The aid review is also unclear about how fragility is defined and therefore how much aid is expected to be dispersed in fragile contexts and to what purpose. When the government clarifies this it should give significant weight to the conflict sensitivity of aid delivery in fragile states. These are complex contexts where it is difficult to spend significant quantities of aid effectively in a way that contributes to more peaceful outcomes, as an assessment of DFID’s scale-up in fragile states highlighted. Departments outside of DFID spending more aid will also need to demonstrate effective management and transparency of this aid, in line with best development practice.
It also matters very much how stability, which is a key concept within the SDSR, is defined. It is positive that this review seeks to build on the 2011 Building Stability Overseas Strategy (BSOS), which defines stability in terms of “political systems which are representative and legitimate, capable of managing conflict and change peacefully, and societies in which human rights and rule of law are respected, basic needs are met, security established and opportunities for social and economic development are open to all.” The SDSR sets out an aim to address conflict and instability through tackling corruption, promoting good governance, developing security and justice and creating jobs and economic opportunity – noting that this helps to support more peaceful and inclusive societies. It will be important to ensure that these work strands focus on responding to the needs of people affected by conflict as a route to fostering stability. This is especially true for highly sensitive work like that on security and justice that will be increasingly carried out by government departments outside of DFID.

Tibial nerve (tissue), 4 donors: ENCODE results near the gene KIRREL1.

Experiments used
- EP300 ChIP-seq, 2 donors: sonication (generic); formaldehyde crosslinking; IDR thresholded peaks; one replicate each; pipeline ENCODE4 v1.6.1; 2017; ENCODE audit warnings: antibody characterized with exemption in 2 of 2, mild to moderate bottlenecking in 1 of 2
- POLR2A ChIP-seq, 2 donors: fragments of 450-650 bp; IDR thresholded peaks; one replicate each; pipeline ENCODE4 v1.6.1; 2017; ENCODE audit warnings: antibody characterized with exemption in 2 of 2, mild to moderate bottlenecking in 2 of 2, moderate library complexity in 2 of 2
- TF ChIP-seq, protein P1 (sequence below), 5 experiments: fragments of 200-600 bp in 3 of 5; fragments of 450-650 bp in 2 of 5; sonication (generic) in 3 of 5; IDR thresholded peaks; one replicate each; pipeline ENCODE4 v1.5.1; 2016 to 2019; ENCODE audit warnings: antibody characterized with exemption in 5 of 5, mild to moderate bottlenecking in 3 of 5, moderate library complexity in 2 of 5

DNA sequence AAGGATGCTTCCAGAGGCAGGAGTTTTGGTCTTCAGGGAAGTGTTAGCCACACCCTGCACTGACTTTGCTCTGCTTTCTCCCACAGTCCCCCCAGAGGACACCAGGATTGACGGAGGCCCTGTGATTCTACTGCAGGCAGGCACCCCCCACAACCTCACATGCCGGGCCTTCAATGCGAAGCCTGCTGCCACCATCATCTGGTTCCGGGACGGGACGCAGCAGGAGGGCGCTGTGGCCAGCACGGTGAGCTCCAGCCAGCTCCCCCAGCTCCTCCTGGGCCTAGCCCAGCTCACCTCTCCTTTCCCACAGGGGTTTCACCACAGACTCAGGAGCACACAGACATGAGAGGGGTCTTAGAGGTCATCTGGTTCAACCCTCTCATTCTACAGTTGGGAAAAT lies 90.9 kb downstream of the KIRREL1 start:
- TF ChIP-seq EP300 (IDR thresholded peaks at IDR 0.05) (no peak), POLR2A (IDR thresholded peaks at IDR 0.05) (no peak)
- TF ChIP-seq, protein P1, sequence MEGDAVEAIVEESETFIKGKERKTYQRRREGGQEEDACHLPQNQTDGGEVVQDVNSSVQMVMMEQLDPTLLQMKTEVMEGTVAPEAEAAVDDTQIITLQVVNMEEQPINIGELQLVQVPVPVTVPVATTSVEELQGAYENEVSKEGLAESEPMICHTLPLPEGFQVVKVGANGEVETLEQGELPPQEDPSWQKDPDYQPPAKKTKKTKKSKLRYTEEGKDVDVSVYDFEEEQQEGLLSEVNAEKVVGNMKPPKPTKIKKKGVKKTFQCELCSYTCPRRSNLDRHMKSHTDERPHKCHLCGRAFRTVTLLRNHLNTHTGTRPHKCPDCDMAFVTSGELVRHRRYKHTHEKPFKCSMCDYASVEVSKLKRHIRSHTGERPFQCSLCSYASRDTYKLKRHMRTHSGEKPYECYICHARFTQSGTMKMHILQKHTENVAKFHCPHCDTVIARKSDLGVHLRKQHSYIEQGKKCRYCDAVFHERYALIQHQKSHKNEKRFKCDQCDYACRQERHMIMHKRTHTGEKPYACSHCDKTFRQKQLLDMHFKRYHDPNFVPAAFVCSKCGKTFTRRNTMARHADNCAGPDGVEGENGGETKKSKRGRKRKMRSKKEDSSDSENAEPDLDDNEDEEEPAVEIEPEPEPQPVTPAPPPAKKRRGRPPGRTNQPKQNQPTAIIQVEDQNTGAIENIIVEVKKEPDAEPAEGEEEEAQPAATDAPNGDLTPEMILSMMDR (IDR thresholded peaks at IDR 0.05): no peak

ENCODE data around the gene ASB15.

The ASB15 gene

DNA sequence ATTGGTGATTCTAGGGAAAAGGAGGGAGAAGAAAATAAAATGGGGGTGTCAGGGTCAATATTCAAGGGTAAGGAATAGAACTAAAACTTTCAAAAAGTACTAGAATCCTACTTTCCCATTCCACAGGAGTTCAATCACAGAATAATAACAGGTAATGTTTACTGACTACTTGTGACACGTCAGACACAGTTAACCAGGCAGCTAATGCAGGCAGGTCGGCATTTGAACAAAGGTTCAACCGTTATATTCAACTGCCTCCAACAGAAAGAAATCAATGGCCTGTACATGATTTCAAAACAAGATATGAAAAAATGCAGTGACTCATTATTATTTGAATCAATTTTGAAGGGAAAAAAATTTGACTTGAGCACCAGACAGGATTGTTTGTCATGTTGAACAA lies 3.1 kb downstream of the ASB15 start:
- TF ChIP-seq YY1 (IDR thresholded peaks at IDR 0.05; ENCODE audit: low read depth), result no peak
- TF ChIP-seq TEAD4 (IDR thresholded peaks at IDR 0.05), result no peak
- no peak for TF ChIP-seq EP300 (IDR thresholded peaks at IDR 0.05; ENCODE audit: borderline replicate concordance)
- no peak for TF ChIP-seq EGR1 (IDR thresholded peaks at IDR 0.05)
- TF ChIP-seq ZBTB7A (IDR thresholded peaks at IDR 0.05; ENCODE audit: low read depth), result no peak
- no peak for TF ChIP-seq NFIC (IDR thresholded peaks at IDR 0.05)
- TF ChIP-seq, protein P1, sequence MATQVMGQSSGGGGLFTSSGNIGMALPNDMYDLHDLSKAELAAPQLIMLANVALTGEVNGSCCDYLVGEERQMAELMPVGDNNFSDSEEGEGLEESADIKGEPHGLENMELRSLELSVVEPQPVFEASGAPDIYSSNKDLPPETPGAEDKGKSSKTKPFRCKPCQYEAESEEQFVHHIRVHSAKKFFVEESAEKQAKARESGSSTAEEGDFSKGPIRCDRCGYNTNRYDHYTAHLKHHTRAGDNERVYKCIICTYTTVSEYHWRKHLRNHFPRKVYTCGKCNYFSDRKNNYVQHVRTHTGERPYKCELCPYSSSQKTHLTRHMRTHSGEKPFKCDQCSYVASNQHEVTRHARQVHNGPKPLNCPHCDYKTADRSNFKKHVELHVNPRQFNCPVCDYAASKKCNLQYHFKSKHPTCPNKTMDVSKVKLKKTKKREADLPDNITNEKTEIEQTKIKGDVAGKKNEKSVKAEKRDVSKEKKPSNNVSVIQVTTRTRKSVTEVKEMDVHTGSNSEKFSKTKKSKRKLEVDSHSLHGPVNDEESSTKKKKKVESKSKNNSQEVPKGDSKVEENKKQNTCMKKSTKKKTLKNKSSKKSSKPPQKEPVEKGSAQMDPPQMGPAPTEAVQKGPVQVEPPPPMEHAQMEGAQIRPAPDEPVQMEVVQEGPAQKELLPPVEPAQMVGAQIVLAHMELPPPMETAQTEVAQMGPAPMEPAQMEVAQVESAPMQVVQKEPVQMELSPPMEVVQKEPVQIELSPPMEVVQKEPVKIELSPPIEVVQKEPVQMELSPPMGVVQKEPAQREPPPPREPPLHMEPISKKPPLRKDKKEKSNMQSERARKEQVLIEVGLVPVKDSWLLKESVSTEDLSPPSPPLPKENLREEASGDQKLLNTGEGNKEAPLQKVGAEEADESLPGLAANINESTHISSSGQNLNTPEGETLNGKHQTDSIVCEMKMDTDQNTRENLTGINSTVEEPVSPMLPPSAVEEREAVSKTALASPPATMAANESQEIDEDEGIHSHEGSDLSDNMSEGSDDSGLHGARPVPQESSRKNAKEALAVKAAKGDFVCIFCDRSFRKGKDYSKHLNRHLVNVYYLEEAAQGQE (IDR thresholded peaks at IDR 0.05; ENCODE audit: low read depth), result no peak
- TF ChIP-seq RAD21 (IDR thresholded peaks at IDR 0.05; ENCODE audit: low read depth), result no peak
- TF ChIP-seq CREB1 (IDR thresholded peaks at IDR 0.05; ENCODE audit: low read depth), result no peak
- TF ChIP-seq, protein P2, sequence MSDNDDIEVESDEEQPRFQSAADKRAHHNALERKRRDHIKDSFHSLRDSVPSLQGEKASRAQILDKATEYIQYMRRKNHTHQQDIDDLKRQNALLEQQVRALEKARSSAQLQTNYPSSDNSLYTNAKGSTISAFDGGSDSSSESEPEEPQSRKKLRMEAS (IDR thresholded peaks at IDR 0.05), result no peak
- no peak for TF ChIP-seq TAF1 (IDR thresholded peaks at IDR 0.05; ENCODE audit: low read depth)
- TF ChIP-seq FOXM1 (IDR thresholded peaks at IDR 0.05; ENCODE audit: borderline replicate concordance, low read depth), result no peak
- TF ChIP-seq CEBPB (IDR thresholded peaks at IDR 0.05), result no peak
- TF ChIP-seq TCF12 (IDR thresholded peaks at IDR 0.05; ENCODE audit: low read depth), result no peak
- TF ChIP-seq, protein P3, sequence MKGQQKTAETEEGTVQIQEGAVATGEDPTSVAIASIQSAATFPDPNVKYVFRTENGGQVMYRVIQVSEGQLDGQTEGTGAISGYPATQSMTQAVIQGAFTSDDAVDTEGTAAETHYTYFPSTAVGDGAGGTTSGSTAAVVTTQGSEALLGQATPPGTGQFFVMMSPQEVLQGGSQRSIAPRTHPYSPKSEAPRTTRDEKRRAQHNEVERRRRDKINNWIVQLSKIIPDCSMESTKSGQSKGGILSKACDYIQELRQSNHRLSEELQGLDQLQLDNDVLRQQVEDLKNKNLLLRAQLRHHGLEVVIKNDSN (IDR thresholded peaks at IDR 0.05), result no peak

As in 2010, the 2015 SDSR continues a focus on cross-departmental working. The SDSR announced increased funding for cross-departmental funds like the Conflict, Stability and Security Fund (CSSF), and an increase in the amount of Official Development Assistance (ODA) spent by government departments outside of DFID. Saferworld has consistently argued for this coordination in order to promote long-term stability. However, noting the role of the National Security Council in driving the UK’s strategy in fragile states, we are increasingly concerned about how the UK domestic political or security agenda is shaping work overseas. The evidence is very clear for example, that when aid is used to further narrowly-defined national security interests, it is likely to be not only less effective, but can also exacerbate the underlying conflict drivers that result in more, not less violence. The CSSF is an important mechanism to make sure that UK support for stability explicitly meets the interests of local people living in incredibly difficult circumstances. It is important to ensure that measures taken in the short-term to tackle immediate national security threats do not undermine commitments to long-term, structural change based on good governance, rule of law and human rights.